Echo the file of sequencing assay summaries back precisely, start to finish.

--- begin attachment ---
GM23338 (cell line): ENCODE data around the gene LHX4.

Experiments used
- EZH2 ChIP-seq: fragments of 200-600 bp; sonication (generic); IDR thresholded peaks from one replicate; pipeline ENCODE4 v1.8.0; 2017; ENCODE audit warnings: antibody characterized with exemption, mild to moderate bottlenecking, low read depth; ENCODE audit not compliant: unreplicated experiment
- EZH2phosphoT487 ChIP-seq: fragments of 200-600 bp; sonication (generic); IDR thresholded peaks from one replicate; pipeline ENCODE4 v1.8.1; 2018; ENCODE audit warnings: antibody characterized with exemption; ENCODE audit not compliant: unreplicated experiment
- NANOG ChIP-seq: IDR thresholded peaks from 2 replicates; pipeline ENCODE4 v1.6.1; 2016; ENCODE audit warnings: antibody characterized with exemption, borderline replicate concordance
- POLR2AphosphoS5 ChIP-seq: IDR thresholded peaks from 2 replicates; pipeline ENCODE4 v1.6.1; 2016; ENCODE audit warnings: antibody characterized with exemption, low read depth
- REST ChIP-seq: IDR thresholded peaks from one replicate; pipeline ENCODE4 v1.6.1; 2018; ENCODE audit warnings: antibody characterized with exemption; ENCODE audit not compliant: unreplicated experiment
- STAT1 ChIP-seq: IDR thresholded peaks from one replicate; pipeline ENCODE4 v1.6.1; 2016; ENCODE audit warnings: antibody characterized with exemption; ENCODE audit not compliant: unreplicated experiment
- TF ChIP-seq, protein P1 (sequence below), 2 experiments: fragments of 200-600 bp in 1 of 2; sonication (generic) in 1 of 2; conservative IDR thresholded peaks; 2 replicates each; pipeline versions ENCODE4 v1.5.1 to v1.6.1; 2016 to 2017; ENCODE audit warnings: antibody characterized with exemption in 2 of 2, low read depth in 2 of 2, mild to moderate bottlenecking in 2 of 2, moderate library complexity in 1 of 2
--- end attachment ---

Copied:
GM23338 (cell line): ENCODE data around the gene LHX4.

Experiments used
- EZH2 ChIP-seq: fragments of 200-600 bp; sonication (generic); IDR thresholded peaks from one replicate; pipeline ENCODE4 v1.8.0; 2017; ENCODE audit warnings: antibody characterized with exemption, mild to moderate bottlenecking, low read depth; ENCODE audit not compliant: unreplicated experiment
- EZH2phosphoT487 ChIP-seq: fragments of 200-600 bp; sonication (generic); IDR thresholded peaks from one replicate; pipeline ENCODE4 v1.8.1; 2018; ENCODE audit warnings: antibody characterized with exemption; ENCODE audit not compliant: unreplicated experiment
- NANOG ChIP-seq: IDR thresholded peaks from 2 replicates; pipeline ENCODE4 v1.6.1; 2016; ENCODE audit warnings: antibody characterized with exemption, borderline replicate concordance
- POLR2AphosphoS5 ChIP-seq: IDR thresholded peaks from 2 replicates; pipeline ENCODE4 v1.6.1; 2016; ENCODE audit warnings: antibody characterized with exemption, low read depth
- REST ChIP-seq: IDR thresholded peaks from one replicate; pipeline ENCODE4 v1.6.1; 2018; ENCODE audit warnings: antibody characterized with exemption; ENCODE audit not compliant: unreplicated experiment
- STAT1 ChIP-seq: IDR thresholded peaks from one replicate; pipeline ENCODE4 v1.6.1; 2016; ENCODE audit warnings: antibody characterized with exemption; ENCODE audit not compliant: unreplicated experiment
- TF ChIP-seq, protein P1 (sequence below), 2 experiments: fragments of 200-600 bp in 1 of 2; sonication (generic) in 1 of 2; conservative IDR thresholded peaks; 2 replicates each; pipeline versions ENCODE4 v1.5.1 to v1.6.1; 2016 to 2017; ENCODE audit warnings: antibody characterized with exemption in 2 of 2, low read depth in 2 of 2, mild to moderate bottlenecking in 2 of 2, moderate library complexity in 1 of 2